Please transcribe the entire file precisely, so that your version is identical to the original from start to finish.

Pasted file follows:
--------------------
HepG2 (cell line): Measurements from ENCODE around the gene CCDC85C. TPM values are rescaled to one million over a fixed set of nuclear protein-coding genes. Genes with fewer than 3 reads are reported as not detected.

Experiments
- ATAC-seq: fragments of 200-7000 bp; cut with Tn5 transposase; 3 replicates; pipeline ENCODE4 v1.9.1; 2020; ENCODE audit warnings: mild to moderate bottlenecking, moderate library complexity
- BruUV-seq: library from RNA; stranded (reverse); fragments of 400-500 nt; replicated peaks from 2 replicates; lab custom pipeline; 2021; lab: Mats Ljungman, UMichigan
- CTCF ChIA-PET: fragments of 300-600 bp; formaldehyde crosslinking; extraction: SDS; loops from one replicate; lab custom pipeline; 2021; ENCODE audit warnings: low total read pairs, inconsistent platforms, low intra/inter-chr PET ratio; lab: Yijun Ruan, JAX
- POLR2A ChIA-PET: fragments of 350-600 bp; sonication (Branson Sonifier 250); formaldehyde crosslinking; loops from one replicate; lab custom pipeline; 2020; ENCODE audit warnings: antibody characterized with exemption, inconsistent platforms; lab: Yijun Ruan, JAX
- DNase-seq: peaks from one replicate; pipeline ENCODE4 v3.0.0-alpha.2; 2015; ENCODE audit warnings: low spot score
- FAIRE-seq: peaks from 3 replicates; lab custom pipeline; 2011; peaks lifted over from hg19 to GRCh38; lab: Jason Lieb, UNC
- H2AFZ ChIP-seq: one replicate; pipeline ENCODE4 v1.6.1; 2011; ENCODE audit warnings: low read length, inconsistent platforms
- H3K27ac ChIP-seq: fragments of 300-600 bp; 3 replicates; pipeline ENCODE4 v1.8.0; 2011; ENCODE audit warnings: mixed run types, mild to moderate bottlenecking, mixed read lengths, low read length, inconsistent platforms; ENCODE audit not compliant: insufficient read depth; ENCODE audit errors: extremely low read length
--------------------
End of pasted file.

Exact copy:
HepG2 (cell line): Measurements from ENCODE around the gene CCDC85C. TPM values are rescaled to one million over a fixed set of nuclear protein-coding genes. Genes with fewer than 3 reads are reported as not detected.

Experiments
- ATAC-seq: fragments of 200-7000 bp; cut with Tn5 transposase; 3 replicates; pipeline ENCODE4 v1.9.1; 2020; ENCODE audit warnings: mild to moderate bottlenecking, moderate library complexity
- BruUV-seq: library from RNA; stranded (reverse); fragments of 400-500 nt; replicated peaks from 2 replicates; lab custom pipeline; 2021; lab: Mats Ljungman, UMichigan
- CTCF ChIA-PET: fragments of 300-600 bp; formaldehyde crosslinking; extraction: SDS; loops from one replicate; lab custom pipeline; 2021; ENCODE audit warnings: low total read pairs, inconsistent platforms, low intra/inter-chr PET ratio; lab: Yijun Ruan, JAX
- POLR2A ChIA-PET: fragments of 350-600 bp; sonication (Branson Sonifier 250); formaldehyde crosslinking; loops from one replicate; lab custom pipeline; 2020; ENCODE audit warnings: antibody characterized with exemption, inconsistent platforms; lab: Yijun Ruan, JAX
- DNase-seq: peaks from one replicate; pipeline ENCODE4 v3.0.0-alpha.2; 2015; ENCODE audit warnings: low spot score
- FAIRE-seq: peaks from 3 replicates; lab custom pipeline; 2011; peaks lifted over from hg19 to GRCh38; lab: Jason Lieb, UNC
- H2AFZ ChIP-seq: one replicate; pipeline ENCODE4 v1.6.1; 2011; ENCODE audit warnings: low read length, inconsistent platforms
- H3K27ac ChIP-seq: fragments of 300-600 bp; 3 replicates; pipeline ENCODE4 v1.8.0; 2011; ENCODE audit warnings: mixed run types, mild to moderate bottlenecking, mixed read lengths, low read length, inconsistent platforms; ENCODE audit not compliant: insufficient read depth; ENCODE audit errors: extremely low read length